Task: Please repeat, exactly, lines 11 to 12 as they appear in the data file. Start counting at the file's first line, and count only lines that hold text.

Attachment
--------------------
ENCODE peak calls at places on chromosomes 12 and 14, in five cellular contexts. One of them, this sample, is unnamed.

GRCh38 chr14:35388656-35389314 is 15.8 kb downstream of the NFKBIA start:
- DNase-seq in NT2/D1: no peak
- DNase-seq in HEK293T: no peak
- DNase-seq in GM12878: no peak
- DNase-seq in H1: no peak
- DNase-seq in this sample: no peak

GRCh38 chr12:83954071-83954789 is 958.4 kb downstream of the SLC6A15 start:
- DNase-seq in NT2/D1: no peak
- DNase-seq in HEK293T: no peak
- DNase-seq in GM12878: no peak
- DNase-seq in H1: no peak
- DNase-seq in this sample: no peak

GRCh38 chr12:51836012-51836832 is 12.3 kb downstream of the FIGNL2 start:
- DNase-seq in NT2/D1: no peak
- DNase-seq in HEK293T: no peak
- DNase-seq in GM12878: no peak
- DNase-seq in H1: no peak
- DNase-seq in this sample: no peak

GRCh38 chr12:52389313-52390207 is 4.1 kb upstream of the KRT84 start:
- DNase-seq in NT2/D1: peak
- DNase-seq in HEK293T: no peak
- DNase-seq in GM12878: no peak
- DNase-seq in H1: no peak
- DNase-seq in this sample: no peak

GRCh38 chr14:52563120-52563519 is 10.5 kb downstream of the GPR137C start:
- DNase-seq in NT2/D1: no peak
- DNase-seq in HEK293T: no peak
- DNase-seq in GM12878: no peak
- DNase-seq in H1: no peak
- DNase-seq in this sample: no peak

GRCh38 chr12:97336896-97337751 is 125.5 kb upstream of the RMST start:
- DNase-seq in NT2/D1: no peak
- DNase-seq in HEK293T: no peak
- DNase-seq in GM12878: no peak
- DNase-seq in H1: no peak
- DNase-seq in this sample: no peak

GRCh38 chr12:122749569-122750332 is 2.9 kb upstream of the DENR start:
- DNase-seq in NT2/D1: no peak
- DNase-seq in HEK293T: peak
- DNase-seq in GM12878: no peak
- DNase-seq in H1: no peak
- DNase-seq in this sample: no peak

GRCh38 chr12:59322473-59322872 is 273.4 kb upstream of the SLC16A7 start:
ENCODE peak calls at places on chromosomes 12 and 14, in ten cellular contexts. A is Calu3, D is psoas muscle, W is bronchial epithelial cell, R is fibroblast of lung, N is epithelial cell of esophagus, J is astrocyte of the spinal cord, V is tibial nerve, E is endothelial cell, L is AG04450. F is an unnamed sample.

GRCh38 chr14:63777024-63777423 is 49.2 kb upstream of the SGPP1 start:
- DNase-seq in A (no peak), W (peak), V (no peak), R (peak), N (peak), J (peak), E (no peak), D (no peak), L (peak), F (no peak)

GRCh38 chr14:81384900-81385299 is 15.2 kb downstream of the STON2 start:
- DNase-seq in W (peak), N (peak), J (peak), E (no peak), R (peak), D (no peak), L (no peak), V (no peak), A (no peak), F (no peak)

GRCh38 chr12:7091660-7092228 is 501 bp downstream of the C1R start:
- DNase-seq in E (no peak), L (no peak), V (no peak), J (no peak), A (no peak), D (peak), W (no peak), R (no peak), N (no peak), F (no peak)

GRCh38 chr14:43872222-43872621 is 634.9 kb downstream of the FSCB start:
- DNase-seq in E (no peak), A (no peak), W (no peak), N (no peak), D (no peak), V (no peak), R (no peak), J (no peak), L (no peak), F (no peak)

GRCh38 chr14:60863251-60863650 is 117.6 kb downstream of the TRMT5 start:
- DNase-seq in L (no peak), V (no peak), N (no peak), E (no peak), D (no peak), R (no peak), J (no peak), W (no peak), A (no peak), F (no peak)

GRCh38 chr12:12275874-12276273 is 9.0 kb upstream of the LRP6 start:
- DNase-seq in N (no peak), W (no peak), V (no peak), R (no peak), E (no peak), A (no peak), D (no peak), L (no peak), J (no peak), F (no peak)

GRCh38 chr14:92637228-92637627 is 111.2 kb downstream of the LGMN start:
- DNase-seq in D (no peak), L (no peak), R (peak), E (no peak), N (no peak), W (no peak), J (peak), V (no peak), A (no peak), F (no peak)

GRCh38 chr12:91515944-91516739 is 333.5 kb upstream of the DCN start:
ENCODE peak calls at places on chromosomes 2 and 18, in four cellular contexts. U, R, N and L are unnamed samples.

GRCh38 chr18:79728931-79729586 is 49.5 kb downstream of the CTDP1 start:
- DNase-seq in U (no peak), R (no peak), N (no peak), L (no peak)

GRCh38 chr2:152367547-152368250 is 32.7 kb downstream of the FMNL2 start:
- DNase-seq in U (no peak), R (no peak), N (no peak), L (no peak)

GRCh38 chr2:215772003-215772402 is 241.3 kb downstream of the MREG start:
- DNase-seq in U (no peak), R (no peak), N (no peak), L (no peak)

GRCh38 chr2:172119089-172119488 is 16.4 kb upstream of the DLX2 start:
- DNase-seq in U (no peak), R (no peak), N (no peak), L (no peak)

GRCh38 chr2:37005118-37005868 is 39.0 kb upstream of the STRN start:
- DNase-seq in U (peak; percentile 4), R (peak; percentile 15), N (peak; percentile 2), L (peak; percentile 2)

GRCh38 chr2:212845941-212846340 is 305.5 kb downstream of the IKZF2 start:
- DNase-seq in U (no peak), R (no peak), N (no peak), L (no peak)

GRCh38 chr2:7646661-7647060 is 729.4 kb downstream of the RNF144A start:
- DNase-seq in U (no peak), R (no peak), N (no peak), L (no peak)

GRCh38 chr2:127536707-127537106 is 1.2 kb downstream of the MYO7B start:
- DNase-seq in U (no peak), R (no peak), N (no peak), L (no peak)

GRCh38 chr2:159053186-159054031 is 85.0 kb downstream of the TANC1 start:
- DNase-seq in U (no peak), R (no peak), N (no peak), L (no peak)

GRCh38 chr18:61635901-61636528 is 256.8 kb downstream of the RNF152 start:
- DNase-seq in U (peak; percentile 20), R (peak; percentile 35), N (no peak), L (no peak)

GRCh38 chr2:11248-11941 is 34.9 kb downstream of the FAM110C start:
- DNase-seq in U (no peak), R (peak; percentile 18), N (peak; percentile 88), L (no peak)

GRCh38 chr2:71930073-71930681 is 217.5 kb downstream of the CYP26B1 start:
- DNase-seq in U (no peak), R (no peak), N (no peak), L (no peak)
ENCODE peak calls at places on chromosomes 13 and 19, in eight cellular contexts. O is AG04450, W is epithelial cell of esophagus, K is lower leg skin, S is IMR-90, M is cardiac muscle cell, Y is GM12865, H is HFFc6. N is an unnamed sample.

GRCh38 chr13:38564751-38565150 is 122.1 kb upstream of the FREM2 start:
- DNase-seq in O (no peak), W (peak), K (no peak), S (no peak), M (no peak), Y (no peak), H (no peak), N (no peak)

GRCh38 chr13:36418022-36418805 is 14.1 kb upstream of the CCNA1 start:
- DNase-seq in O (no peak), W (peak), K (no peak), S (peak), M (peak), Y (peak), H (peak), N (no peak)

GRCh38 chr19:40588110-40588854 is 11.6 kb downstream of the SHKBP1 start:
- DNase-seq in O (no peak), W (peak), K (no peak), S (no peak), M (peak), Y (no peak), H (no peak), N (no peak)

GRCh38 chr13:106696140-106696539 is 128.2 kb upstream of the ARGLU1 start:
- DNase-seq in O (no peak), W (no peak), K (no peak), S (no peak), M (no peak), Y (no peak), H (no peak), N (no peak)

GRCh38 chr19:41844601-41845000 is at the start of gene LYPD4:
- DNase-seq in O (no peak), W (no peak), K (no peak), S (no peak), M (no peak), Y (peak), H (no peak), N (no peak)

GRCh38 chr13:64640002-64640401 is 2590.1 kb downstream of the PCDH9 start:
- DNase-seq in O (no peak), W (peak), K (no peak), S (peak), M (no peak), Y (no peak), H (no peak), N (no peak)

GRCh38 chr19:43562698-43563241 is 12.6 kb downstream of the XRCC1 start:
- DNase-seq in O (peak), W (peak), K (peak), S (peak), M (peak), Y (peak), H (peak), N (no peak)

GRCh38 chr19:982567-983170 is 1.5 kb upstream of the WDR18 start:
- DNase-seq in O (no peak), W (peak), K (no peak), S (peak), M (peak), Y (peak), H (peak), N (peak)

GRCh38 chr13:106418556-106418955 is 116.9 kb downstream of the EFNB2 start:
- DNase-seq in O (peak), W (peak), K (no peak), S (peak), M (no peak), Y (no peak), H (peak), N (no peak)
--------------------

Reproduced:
- DNase-seq in GM12878: no peak
- DNase-seq in H1: no peak